Frank Griswold, former bishop of the Diocese of Chicago and a presiding bishop of the Episcopal Church, died yesterday. His role in promoting the inclusion of all persons in the Episcopal Church, including his personal participation, speaks volumes about issues with Presiding Bishop Michael Curry and the latter’s practice of ignoring corruption in the denomination.
Among Griswold’s actions was his personal participation in the consecration of openly gay bishop Gene Robinson, despite death threats, resulting in Griswold and Robinson wearing bullet-resistant vests under their vestments.
He could easily have avoided presiding at that service of ordination to be a bishop, and he didn’t, and that was a remarkable thing on several levels,” he said.
Griswold’s participation communicated that the Episcopal Church’s welcome to LGBTQ people “went to the very top,” Robinson added, “and there’s almost no comparing it to anything.”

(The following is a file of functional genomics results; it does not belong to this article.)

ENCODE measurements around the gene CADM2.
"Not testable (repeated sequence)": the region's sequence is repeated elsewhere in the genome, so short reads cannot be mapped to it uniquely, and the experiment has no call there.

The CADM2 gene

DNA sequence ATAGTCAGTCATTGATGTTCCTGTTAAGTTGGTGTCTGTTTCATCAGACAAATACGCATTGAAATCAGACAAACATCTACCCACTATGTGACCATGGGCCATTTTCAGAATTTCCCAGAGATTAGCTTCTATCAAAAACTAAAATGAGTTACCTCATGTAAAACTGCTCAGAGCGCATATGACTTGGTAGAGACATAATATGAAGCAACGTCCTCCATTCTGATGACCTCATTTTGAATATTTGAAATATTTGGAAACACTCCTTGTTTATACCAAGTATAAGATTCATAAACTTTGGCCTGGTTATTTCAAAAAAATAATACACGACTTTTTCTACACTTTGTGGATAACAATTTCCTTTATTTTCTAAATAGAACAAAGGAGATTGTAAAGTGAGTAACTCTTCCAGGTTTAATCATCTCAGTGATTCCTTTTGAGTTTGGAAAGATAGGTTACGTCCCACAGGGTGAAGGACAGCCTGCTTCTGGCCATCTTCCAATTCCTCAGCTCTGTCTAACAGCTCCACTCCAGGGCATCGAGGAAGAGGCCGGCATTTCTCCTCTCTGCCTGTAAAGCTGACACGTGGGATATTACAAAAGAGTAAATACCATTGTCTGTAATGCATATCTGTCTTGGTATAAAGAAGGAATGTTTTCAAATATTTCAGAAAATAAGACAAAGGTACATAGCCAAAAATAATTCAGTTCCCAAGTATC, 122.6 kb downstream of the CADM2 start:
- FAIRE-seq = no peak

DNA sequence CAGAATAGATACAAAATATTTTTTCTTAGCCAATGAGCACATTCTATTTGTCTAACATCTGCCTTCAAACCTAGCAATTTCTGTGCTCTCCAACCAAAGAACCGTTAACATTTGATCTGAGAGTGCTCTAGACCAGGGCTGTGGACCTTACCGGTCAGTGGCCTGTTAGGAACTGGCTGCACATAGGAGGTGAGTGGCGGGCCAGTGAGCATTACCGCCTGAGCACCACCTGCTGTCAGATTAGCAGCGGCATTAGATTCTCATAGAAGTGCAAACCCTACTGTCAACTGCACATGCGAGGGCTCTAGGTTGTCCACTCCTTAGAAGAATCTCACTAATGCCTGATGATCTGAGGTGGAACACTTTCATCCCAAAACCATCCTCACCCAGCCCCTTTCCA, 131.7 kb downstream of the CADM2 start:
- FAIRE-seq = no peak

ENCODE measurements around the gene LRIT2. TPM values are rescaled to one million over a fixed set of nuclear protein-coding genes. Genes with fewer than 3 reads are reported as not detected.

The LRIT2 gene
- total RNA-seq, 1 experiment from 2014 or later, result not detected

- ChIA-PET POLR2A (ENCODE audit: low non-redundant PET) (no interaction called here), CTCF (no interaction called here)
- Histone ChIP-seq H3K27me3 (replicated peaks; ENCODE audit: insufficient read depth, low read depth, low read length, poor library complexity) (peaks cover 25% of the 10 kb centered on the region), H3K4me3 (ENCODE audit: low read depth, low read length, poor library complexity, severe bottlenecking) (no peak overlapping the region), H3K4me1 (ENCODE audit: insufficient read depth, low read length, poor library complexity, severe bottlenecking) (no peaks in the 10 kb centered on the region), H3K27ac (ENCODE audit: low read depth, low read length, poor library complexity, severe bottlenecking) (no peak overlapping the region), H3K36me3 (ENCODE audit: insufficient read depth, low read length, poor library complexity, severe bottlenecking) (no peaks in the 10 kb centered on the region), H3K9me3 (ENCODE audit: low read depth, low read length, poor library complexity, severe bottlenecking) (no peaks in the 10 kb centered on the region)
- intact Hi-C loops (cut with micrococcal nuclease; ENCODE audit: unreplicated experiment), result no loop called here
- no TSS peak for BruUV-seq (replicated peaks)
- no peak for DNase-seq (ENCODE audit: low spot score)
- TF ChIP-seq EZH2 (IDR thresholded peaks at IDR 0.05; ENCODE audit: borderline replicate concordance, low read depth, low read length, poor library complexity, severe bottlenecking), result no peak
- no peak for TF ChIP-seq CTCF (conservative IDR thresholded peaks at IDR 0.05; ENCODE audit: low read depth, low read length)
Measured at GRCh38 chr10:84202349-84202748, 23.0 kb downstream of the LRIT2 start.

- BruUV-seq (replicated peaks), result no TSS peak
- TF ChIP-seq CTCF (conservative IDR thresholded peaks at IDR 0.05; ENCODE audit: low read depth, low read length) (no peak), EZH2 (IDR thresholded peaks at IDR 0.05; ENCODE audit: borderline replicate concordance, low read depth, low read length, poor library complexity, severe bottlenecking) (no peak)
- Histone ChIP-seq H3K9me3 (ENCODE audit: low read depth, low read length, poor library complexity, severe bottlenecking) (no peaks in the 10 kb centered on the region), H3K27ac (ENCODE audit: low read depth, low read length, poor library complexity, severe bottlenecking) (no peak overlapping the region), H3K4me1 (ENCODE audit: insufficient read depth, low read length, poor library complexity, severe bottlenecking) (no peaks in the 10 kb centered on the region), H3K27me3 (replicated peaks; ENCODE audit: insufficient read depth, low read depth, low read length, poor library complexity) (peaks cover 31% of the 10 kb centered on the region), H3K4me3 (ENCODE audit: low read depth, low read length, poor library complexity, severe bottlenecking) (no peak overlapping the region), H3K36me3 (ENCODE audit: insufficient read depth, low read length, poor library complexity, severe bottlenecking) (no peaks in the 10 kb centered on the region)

That personal participation was not just symbolic. It showed that Griswold dared to take a stand.
As presiding bishop, Michael Curry takes a very different approach.
For example, Curry knows the problems with +Todd Ousley’s handling of Bishop Whayne M. Hougland Jr.’s alleged affair, in which Hougland got a golden parachute, even as those he hurt got the big brush-off, thanks to Ousley’s intervention.
Not only would Curry have been apprised of details of the clergy disciplinary process involving Hougland, but General Convention 80’s Resolution D90 made clear that the Michigan dioceses were profoundly unhappy with the outcome and that the unhappiness extended both to Ousley and Curry.
In the resolution’s supporting documents were sharply worded statements, including the following: